50 YEARS OF FOOD FADS

Click to follow
Indy Lifestyle Online
1996: WHAT'S IN ...

Lamb: enjoying the huge advantage of not being beef; and perfect for middle Eastern dishes

Poulet de Bresse: posh chicken that has never been near a battery farm (and is also not beef)

Exotic, fiery flavours: chillis, star anise, wasabi, harissa

Scented aromatics: cardamom, cumin, saffron

Exotic salads: mizuna, jaba, mache, orache, tatsai, shungiko, plus coriander leaves

Couscous: the simpler face of middle Eastern cooking

Citrus marinades and vinaigrettes

Rustic cheeses and big fish: swordfish and tuna steaks, big prawns, all ideal for Pacific Fusion eating

Sundried tomatoes: once could do no wrong, though they have been described by Nigella Lawson as "like blood-flavoured chewing gum"

Thai: now being churned out by every pub in the land; and lemon grass is in plentiful supply in every supermarket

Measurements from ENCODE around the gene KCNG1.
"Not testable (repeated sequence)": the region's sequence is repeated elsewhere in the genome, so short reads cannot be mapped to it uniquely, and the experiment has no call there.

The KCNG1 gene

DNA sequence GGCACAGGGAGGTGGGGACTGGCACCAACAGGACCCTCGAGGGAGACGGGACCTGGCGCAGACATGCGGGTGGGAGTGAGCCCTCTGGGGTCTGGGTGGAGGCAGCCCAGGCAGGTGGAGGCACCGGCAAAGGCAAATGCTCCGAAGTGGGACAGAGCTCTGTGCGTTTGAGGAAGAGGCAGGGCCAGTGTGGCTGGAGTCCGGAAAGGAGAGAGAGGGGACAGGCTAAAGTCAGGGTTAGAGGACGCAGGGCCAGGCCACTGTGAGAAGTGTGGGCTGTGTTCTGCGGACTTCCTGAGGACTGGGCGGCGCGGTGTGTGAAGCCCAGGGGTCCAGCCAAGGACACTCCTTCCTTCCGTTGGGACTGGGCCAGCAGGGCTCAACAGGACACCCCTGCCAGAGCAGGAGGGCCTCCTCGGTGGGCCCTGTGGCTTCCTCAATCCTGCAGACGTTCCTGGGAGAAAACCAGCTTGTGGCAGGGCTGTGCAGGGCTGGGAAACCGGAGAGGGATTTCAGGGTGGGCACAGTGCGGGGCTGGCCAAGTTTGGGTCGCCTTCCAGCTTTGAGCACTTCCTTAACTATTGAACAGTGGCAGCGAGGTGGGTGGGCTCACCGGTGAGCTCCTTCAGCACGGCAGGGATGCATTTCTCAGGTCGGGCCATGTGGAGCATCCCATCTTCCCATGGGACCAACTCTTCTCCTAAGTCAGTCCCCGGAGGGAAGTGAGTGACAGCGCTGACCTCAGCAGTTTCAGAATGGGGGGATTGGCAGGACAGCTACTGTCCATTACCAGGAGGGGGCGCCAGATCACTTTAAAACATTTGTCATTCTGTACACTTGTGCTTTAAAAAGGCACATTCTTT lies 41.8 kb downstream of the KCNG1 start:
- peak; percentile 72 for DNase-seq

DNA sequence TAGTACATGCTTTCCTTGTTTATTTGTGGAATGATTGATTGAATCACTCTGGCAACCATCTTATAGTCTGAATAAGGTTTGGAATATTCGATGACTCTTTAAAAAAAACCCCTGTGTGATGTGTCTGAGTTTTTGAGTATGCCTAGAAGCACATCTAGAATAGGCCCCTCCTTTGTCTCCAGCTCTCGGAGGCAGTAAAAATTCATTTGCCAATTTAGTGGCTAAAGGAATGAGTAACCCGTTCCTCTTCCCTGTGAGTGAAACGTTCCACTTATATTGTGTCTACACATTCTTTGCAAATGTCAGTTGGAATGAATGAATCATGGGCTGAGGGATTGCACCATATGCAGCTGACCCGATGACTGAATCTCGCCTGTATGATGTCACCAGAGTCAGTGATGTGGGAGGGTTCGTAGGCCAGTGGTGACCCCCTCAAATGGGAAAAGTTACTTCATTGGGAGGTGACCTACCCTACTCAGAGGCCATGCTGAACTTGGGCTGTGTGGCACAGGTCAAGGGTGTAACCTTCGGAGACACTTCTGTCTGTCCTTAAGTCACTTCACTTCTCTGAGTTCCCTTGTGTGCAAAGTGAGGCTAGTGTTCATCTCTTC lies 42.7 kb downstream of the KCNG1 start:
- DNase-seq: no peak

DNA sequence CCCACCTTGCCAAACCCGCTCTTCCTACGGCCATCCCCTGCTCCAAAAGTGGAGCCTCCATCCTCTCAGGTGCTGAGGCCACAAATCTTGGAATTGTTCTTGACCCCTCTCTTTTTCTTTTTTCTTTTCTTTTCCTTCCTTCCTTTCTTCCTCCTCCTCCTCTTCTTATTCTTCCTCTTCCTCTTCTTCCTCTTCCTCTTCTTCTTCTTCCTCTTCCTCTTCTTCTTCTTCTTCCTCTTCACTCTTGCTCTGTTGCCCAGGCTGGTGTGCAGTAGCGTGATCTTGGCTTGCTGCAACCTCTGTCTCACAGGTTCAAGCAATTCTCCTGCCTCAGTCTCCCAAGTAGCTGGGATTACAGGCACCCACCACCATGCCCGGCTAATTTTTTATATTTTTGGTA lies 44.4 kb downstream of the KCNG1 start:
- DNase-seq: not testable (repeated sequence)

Balsamic vinegar, polenta, crostini, bruschetta: easy to cook, but hardly cutting edge any more

Baby things: baby squid and baby vegetables Rocket: even if it's called arugula

The Fifties: roast was still the great British staple. Chicken was considered a bit of a luxury and vegetables were boiled to death. The hostess trolley was the last word in kitchen gadgetry.

The Sixties: tastes became more cosmopolitan. Melon with port was smart; peppers, broccoli and avocado were exotics and spag bol was the classic supper-party dish. In restaurants, flambeing food at the table was considered the height of sophistication. Indian and Chinese restaurants sprang up, and Pizza Express and Wimpy opened their first London outlets.

The Seventies: pasta and lasagne become more popular. There was a fondue set on every wedding list. And welcome to McDonald's.

The Eighties: kiwi fruit became the ubiquitous garnish. Nouvelle cuisine - tiny mouthfuls of raw steak elegantly garnished with strawberry coulis and julienne of courgette - swept the nation; fish came into its own, as did vegetables, which became important in their own right By the end of the decade, superchefs were persuading us that classic British food - bangers and mash and faggots and peas - were worth another look.

Comments